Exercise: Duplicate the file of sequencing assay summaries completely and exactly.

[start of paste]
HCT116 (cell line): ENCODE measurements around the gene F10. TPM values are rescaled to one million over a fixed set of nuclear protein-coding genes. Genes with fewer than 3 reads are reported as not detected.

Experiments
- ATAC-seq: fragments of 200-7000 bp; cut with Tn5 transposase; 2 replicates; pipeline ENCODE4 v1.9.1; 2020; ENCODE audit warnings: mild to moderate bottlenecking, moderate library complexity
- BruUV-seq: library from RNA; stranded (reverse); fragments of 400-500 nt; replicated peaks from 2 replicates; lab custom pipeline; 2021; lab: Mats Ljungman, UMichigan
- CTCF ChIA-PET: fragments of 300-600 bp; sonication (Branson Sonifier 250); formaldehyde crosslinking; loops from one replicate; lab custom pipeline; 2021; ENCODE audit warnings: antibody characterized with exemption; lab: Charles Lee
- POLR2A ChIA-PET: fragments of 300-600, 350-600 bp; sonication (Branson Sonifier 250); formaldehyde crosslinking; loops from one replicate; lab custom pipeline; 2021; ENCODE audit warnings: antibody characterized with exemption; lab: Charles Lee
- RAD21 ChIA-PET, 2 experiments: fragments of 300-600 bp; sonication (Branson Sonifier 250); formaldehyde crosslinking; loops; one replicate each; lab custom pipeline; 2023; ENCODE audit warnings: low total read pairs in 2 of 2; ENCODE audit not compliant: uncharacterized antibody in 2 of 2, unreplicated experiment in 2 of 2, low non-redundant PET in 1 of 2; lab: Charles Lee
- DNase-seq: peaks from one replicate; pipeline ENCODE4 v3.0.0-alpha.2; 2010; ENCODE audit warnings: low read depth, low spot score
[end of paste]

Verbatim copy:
HCT116 (cell line): ENCODE measurements around the gene F10. TPM values are rescaled to one million over a fixed set of nuclear protein-coding genes. Genes with fewer than 3 reads are reported as not detected.

Experiments
- ATAC-seq: fragments of 200-7000 bp; cut with Tn5 transposase; 2 replicates; pipeline ENCODE4 v1.9.1; 2020; ENCODE audit warnings: mild to moderate bottlenecking, moderate library complexity
- BruUV-seq: library from RNA; stranded (reverse); fragments of 400-500 nt; replicated peaks from 2 replicates; lab custom pipeline; 2021; lab: Mats Ljungman, UMichigan
- CTCF ChIA-PET: fragments of 300-600 bp; sonication (Branson Sonifier 250); formaldehyde crosslinking; loops from one replicate; lab custom pipeline; 2021; ENCODE audit warnings: antibody characterized with exemption; lab: Charles Lee
- POLR2A ChIA-PET: fragments of 300-600, 350-600 bp; sonication (Branson Sonifier 250); formaldehyde crosslinking; loops from one replicate; lab custom pipeline; 2021; ENCODE audit warnings: antibody characterized with exemption; lab: Charles Lee
- RAD21 ChIA-PET, 2 experiments: fragments of 300-600 bp; sonication (Branson Sonifier 250); formaldehyde crosslinking; loops; one replicate each; lab custom pipeline; 2023; ENCODE audit warnings: low total read pairs in 2 of 2; ENCODE audit not compliant: uncharacterized antibody in 2 of 2, unreplicated experiment in 2 of 2, low non-redundant PET in 1 of 2; lab: Charles Lee
- DNase-seq: peaks from one replicate; pipeline ENCODE4 v3.0.0-alpha.2; 2010; ENCODE audit warnings: low read depth, low spot score